Trish McMillan: I was at a shelter recently doing some consulting, where they were 15 days behind on assessments, and none of these dogs had been out of the kennels in 15 days. And I think that as far more risky than at least fast-tracking some of them.


Audience Question: Diana, how do you gather information from the staff and volunteers as they’re providing assessing kinds of information? Do you have an online form that the volunteer uses when they check the dog back in after a walk? How of you operationalize this?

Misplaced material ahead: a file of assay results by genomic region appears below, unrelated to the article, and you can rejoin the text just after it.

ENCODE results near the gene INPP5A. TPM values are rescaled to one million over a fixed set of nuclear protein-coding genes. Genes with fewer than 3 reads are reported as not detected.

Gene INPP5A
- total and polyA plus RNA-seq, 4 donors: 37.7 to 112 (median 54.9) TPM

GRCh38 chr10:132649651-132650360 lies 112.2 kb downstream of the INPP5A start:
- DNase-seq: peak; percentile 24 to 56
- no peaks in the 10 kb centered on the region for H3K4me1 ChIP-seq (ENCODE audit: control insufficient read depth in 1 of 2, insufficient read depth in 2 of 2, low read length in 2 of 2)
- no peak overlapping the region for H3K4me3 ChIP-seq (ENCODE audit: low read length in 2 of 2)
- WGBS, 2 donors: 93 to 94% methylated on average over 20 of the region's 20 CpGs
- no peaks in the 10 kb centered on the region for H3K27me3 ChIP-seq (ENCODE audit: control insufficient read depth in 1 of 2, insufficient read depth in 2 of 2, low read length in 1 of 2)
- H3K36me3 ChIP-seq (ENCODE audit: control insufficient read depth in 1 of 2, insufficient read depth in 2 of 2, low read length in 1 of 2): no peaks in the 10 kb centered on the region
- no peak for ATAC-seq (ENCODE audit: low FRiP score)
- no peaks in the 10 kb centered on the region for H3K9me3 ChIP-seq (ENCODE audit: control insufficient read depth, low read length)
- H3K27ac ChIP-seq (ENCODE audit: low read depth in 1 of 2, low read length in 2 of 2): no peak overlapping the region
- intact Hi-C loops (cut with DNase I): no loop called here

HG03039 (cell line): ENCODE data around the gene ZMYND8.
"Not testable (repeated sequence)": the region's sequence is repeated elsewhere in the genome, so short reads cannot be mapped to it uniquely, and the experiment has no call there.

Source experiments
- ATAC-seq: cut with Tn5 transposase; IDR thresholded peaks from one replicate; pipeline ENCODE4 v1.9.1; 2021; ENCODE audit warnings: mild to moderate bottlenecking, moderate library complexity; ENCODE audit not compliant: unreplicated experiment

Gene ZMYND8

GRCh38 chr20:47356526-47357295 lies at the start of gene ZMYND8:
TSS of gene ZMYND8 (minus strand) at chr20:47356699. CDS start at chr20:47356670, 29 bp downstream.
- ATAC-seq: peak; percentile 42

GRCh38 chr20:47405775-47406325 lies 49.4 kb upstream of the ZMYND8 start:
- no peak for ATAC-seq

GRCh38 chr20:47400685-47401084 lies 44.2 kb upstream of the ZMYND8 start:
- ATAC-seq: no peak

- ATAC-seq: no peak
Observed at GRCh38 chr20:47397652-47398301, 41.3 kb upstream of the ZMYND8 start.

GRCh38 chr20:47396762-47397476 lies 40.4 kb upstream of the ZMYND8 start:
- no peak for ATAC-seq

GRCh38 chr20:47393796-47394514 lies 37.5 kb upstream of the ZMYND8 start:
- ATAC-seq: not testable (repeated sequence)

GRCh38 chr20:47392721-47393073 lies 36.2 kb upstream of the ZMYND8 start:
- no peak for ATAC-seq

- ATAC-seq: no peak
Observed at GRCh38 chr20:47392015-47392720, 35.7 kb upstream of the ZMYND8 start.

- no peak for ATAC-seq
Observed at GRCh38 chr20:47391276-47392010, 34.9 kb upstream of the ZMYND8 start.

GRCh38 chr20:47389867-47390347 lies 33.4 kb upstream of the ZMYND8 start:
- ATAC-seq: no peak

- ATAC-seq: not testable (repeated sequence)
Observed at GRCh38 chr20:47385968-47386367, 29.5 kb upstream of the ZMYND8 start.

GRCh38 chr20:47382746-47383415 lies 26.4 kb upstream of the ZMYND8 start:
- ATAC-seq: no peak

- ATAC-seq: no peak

Diana Rayment: I’ve never worked in an organization that’s lucky enough to have the tech to be able to have people put information on to Shelterbuddy, or whatever system we were using at the time. So, we have generally relied on paper-based stuff. So, having a well-designed form is important. You’ve got your general kind of day-to-day care and then a section with some leading questions about what the dog’s personality is like. And then, a section which asks, how did the dog respond in specific situations? Or, do you have any concerns about this a behavior? If yes, write them here, and then go flag it with the appropriate staff member. And so, what I’ve generally found is that having that process where we’re recording information all the time with a system in place where 2 to 3 times a week somebody can come, collect that information, and get it onto the shelter management system. And also, making sure all of your staff know what to do and feel comfortable doing it. So, if they see something that concerns them and flag it on the spot, right then and there. Write it down, make sure it’s written so we can refer to it later. Then also doing whatever your system you have for flagging it in person with your behavior staff, whether you put it up on a closed Facebook group that your staff use or just flag it with those people right there and then verbally and then follow up in writing as well. And so, we’ve got the information that’s on the system, which at worst will be a couple of days behind, and then we’ve got the information that’s on that dog’s kennel card, with initials from who wrote it down with a date and with enough information there about context of what you’re seeing, what was what was actually happening around that dog at the time, and what did the dog do? That gives the behavior staff a chance to come back, talk to that person, get as much information as  they need and then review what’s on file, and then make a decision from there. But it’s tricky. It can be very, very tricky because staff are busy and trying to get them to take the time to write down information, to watch the dog, and write something down each day takes time. You need to ask questions that work for the staff. I think I went through six to eight iterations getting the right information in my previous job before we settled on a system. And, some of that really came down to actually looking at what the animal care staff are required to do and how their day is actually set up. So, that they had the opportunity to write the information down and that was part of the expectation of their job and they were allowed time to do it.